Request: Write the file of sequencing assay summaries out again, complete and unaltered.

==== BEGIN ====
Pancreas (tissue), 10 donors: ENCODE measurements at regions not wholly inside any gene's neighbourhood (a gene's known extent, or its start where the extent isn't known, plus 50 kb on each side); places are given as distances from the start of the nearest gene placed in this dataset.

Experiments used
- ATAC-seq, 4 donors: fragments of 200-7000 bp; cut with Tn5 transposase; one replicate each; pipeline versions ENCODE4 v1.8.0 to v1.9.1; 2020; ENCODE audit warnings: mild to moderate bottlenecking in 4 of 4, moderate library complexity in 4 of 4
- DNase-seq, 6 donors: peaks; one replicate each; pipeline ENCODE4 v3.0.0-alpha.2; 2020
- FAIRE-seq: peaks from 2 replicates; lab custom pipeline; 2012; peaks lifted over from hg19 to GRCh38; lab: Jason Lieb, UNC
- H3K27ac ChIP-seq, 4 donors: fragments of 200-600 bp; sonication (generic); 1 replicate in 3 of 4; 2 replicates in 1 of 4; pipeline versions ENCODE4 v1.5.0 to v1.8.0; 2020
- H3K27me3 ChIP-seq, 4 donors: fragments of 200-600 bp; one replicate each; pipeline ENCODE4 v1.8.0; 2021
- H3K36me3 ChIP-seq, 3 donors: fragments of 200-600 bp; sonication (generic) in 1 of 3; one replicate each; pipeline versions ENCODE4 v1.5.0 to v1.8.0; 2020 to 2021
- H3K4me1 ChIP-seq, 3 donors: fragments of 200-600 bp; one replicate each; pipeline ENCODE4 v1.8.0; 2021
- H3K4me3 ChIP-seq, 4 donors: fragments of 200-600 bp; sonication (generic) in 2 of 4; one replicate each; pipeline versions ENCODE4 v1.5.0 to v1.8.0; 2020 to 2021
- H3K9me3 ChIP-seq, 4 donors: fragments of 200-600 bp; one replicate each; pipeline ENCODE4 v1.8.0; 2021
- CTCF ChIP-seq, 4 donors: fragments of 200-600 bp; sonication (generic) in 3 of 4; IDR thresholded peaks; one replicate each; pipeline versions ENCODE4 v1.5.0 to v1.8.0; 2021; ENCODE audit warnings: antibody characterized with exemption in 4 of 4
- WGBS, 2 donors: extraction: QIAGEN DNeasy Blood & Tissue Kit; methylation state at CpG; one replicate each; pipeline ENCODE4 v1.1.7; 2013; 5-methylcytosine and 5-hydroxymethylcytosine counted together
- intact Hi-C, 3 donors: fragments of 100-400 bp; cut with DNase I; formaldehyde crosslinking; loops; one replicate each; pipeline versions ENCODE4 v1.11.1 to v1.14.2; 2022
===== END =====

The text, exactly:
Pancreas (tissue), 10 donors: ENCODE measurements at regions not wholly inside any gene's neighbourhood (a gene's known extent, or its start where the extent isn't known, plus 50 kb on each side); places are given as distances from the start of the nearest gene placed in this dataset.

Experiments used
- ATAC-seq, 4 donors: fragments of 200-7000 bp; cut with Tn5 transposase; one replicate each; pipeline versions ENCODE4 v1.8.0 to v1.9.1; 2020; ENCODE audit warnings: mild to moderate bottlenecking in 4 of 4, moderate library complexity in 4 of 4
- DNase-seq, 6 donors: peaks; one replicate each; pipeline ENCODE4 v3.0.0-alpha.2; 2020
- FAIRE-seq: peaks from 2 replicates; lab custom pipeline; 2012; peaks lifted over from hg19 to GRCh38; lab: Jason Lieb, UNC
- H3K27ac ChIP-seq, 4 donors: fragments of 200-600 bp; sonication (generic); 1 replicate in 3 of 4; 2 replicates in 1 of 4; pipeline versions ENCODE4 v1.5.0 to v1.8.0; 2020
- H3K27me3 ChIP-seq, 4 donors: fragments of 200-600 bp; one replicate each; pipeline ENCODE4 v1.8.0; 2021
- H3K36me3 ChIP-seq, 3 donors: fragments of 200-600 bp; sonication (generic) in 1 of 3; one replicate each; pipeline versions ENCODE4 v1.5.0 to v1.8.0; 2020 to 2021
- H3K4me1 ChIP-seq, 3 donors: fragments of 200-600 bp; one replicate each; pipeline ENCODE4 v1.8.0; 2021
- H3K4me3 ChIP-seq, 4 donors: fragments of 200-600 bp; sonication (generic) in 2 of 4; one replicate each; pipeline versions ENCODE4 v1.5.0 to v1.8.0; 2020 to 2021
- H3K9me3 ChIP-seq, 4 donors: fragments of 200-600 bp; one replicate each; pipeline ENCODE4 v1.8.0; 2021
- CTCF ChIP-seq, 4 donors: fragments of 200-600 bp; sonication (generic) in 3 of 4; IDR thresholded peaks; one replicate each; pipeline versions ENCODE4 v1.5.0 to v1.8.0; 2021; ENCODE audit warnings: antibody characterized with exemption in 4 of 4
- WGBS, 2 donors: extraction: QIAGEN DNeasy Blood & Tissue Kit; methylation state at CpG; one replicate each; pipeline ENCODE4 v1.1.7; 2013; 5-methylcytosine and 5-hydroxymethylcytosine counted together
- intact Hi-C, 3 donors: fragments of 100-400 bp; cut with DNase I; formaldehyde crosslinking; loops; one replicate each; pipeline versions ENCODE4 v1.11.1 to v1.14.2; 2022